"We put all of our innovations into open source projects, and seek to gain acceptance by those upstream groups before we incorporate them into our supported products like Red Hat Enterprise Linux. We hope that everyone who works to enhance the Linux kernel and the userspace projects also takes a view like ours," Coggin says.
It's also not widely believed that corporate contributions are a form of "hijacking Linux," as Gillen puts it -- a way to make Linux "less applicable to other major user contingents." He's convinced commercial support for Linux and commercial enhancements to Linux "are an asset to the Linux development paradigm; not a negative."
Likewise, to Zemlin, Linux development "is not a zero-sum game."
"What one developer does in the mobile space to improve power consumption can benefit a developer working in the data center who needs to ensure their servers are running efficiently," says Zemlin. "That shared development is what makes Linux so powerful."
Corporate contributions are not the enemy to him, either: "Having people paid to work on Linux has never been a bad thing; it has allowed it to be iterated upon quickly and innovation to be accelerated."
The real issues, as Baker notes, come when "some very large Web companies make some changes available and push them upstream, but decide to keep others in-house to give them an advantage."
Version 3 of the GPL -- the license Linux was released under in an earlier version -- was developed in part as a response to such behaviors. However, it only prevents taking code others have written and redeploying it as a Web service. There's no inherent (or legal) way to prevent code developed in-house from being kept in-house -- which might well simply be part of the ongoing social cost of offering Linux freely to the world.
The biggest threats to Linux
If corporate co-opting is less likely than ever, thanks to the mechanisms that keep Linux an open project, what real threats does it face?
Nobody takes very seriously the idea that Linux is about to be wiped off the map by a rogue patent threat or lawsuit. One of the biggest such legal attacks, SCO Group's lawsuit against IBM, widely construed as a proxy attack on Linux, failed miserably.
Coggin is of this mindset: "Linux's huge success, with a vast network of developers and widespread global adoption, means that it is highly resilient. Although patent threats arise from time to time, as they do with many technologies, it seems unlikely that a patent or combination of patents could pose an existential threat to Linux."
Plus, competition in the form of other closed source products, or even those with more liberal licensing (such as the various BSDs), hasn't really materialized to the degree that Linux runs the risk of being pushed aside.
Sammer sums up the biggest legitimate threat to Linux in a single word: complacency -- the complacency that goes with becoming a market leader in any field.
"If you're vying for first place," he says, "you're usually more open to change of process, of mindset, of road map, of status quo, whatever. I can't help but think of Firefox losing so much to Chrome so fast, or the commercial Unixes losing to Linux, or all the other examples of such things."
In roughly the same vein, Zemlin sees a threat in the form of a lack of experienced Linux talent to support the demand; hence the Linux Training program.
Gillen sees a threat coming from a transition that "over time, moves the majority of the Linux user community from the enterprise customer over to service providers."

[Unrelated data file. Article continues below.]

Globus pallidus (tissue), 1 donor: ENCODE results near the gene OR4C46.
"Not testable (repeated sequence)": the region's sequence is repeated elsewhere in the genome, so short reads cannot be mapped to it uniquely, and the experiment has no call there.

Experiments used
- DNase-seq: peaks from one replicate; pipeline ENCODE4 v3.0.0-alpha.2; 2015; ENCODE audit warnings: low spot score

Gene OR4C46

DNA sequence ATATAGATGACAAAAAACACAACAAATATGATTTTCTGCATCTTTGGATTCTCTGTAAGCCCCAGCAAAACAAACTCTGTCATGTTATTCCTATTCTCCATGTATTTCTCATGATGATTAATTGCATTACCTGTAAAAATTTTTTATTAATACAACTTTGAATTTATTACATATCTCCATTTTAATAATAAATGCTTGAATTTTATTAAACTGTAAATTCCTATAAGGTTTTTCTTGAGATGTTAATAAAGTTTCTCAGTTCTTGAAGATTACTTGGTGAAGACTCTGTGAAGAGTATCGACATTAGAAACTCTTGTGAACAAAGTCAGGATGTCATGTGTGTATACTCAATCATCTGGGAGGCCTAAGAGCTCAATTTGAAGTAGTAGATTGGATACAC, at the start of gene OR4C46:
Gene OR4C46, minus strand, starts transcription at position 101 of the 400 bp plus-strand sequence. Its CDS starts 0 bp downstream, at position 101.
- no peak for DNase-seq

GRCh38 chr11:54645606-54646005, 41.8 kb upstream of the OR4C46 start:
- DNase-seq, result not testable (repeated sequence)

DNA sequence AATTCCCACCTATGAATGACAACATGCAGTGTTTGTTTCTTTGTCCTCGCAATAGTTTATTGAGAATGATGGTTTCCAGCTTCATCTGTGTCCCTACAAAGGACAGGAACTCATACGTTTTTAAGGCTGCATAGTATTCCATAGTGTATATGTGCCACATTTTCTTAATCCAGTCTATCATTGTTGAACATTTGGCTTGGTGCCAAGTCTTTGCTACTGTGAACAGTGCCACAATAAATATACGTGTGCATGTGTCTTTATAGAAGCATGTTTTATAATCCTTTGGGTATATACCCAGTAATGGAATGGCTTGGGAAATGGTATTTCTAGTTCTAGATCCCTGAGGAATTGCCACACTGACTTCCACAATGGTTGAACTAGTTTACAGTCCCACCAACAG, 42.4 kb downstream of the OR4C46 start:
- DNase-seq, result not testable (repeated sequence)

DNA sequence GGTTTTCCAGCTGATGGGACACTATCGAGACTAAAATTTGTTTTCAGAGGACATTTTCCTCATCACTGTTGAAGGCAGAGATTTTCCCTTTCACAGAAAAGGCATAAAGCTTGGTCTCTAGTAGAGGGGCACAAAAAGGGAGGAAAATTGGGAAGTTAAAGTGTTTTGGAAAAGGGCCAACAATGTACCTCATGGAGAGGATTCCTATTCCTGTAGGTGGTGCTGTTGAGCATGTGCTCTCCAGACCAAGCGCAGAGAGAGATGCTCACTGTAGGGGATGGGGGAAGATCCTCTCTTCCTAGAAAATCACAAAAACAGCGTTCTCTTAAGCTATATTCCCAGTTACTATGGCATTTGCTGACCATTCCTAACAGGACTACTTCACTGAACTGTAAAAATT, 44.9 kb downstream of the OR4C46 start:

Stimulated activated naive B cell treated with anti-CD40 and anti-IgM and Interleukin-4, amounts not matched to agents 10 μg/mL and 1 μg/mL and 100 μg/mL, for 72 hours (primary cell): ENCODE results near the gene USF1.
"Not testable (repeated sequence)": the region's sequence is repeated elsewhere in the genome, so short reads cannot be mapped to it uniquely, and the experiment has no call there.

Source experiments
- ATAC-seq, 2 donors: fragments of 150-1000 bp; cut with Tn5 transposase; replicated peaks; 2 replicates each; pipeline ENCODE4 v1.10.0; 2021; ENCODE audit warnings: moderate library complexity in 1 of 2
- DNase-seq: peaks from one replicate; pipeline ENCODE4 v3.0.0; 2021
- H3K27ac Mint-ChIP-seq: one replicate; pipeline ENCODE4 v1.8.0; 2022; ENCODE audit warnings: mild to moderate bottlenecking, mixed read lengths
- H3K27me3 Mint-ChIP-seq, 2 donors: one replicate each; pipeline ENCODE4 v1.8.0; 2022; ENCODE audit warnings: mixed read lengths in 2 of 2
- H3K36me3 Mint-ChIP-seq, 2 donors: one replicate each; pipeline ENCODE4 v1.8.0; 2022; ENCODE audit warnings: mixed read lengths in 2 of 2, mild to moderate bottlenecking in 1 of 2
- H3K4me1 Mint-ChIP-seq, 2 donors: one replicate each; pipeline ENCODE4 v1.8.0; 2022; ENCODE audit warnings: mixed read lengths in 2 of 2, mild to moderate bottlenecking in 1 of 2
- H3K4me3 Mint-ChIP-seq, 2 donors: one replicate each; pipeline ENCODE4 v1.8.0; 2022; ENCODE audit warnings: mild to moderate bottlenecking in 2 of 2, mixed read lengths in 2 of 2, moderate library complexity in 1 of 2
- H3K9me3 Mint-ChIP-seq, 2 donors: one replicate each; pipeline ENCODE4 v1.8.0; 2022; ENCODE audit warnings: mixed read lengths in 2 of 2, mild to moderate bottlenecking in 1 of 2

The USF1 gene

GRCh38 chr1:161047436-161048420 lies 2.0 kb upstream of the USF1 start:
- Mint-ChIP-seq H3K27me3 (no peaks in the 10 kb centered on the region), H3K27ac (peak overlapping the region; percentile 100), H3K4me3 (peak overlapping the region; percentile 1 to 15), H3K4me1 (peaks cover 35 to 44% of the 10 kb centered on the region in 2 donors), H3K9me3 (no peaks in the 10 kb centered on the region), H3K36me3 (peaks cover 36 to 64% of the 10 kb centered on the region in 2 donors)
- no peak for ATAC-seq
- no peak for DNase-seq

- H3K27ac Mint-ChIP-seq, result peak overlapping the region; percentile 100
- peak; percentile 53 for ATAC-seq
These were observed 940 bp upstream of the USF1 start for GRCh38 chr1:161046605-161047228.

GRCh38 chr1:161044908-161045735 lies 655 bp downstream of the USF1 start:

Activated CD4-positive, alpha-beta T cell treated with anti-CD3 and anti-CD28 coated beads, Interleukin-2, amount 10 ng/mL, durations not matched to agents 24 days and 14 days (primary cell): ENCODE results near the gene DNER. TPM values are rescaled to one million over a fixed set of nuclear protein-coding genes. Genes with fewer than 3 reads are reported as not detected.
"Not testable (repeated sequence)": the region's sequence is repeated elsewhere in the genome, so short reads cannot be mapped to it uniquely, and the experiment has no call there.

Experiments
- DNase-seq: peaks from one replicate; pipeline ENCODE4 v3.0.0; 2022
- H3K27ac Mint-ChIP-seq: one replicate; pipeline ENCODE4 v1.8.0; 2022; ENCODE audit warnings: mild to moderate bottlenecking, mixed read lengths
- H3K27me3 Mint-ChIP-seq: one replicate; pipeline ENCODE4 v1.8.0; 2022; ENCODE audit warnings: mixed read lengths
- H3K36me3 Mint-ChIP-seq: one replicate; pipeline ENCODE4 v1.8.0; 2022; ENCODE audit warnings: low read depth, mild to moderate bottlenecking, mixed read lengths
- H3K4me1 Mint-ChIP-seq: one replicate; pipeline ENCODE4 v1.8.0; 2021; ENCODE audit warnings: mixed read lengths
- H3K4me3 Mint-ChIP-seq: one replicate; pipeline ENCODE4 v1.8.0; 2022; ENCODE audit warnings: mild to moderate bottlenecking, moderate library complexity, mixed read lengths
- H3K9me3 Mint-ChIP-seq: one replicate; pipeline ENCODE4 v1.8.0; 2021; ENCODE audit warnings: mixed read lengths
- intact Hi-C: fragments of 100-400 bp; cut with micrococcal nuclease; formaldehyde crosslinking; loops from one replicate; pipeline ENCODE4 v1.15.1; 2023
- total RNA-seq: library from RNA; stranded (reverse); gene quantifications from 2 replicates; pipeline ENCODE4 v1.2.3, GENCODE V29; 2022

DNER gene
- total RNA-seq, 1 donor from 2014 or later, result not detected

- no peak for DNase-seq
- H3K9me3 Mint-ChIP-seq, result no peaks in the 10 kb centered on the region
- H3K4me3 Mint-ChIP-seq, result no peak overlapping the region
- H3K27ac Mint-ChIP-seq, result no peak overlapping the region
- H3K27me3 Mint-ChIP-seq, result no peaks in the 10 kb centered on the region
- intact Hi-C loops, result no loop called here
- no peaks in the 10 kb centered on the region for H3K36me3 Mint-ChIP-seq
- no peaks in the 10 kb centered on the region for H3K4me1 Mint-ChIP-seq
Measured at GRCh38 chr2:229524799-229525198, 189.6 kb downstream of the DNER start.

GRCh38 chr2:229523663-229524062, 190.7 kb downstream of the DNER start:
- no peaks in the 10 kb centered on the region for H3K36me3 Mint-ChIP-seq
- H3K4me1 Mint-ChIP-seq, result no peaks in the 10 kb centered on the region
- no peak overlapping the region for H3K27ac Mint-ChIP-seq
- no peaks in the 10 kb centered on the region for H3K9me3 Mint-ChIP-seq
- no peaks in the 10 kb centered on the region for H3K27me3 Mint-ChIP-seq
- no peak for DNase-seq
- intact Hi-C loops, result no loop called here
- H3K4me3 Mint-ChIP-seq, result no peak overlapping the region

Such a move would put Linux users at the mercy of people who may consume Linux and provide it as a service but don't return their innovations to the community as a whole. It may take a decade or more for such a shift to happen, but it could have "negative implications for Linux overall, and to commercial vendors that sell Linux-based solutions."
Another possible threat to Linux is corporate co-opting -- not of the code itself, but of the possibilities it provides. Baker is worried about the rise of mobile devices, many of which, although powered by Linux, are powered all the more by corporate concerns.
Of those two, Google -- by way of Android -- is the main offender in this accusation. Many of the arguments against Android revolve around it being a Linux-powered OS that's little more than a portal to Google's view of the world, and thus isn't true to the spirit of Linux.
In short, the biggest threats to Linux may well be from within -- unintended by-products of the very things that make it most attractive in the first place. Its inherent mutability and malleability has so far given it an advantage over complacency and co-opting, but it isn't clear that will always be true.
Where from here?
Linux is unquestionably here to stay, and in more than one form. But how it will do that and at what cost are up for debate.
The most obvious future path for Linux is where it becomes that much more of a substrate for other things -- a way to create infrastructure -- and where it becomes that much less a product unto itself in any form. The real innovation doesn't just come from deploying Linux, but deploying it as a way to find creative solutions to problems, by delivering it in such a way that few people are forced to deal with Linux as such, and by staying a step ahead of having it put behind technological bars.
Coggin puts it this way: "Linux is emerging beyond that of a packaged or flexible operating system to become more of an infrastructure platform. With this, we see developers and architects using Linux to build next-generation solutions, and creating next-generation enterprise architectures." Much of this work is already under way, he claims, in "cloud, big data, mobile, and social networks."
Gillen, too, agrees that Linux "is going to be a very key part of public cloud infrastructure, and as such, it has ensured itself a long-term role in the industry."
"Linux already runs the cloud, of that there is no doubt," says Baker. "It needs to maintain its position as the platform for scale-out computing -- this means staying ahead of new technologies like ARM server chips and hyperscale, software-defined networking, and the overall software-defined data center." Such work ought to complement other ongoing efforts to create open system hardware designs, such as the Open Compute Project's.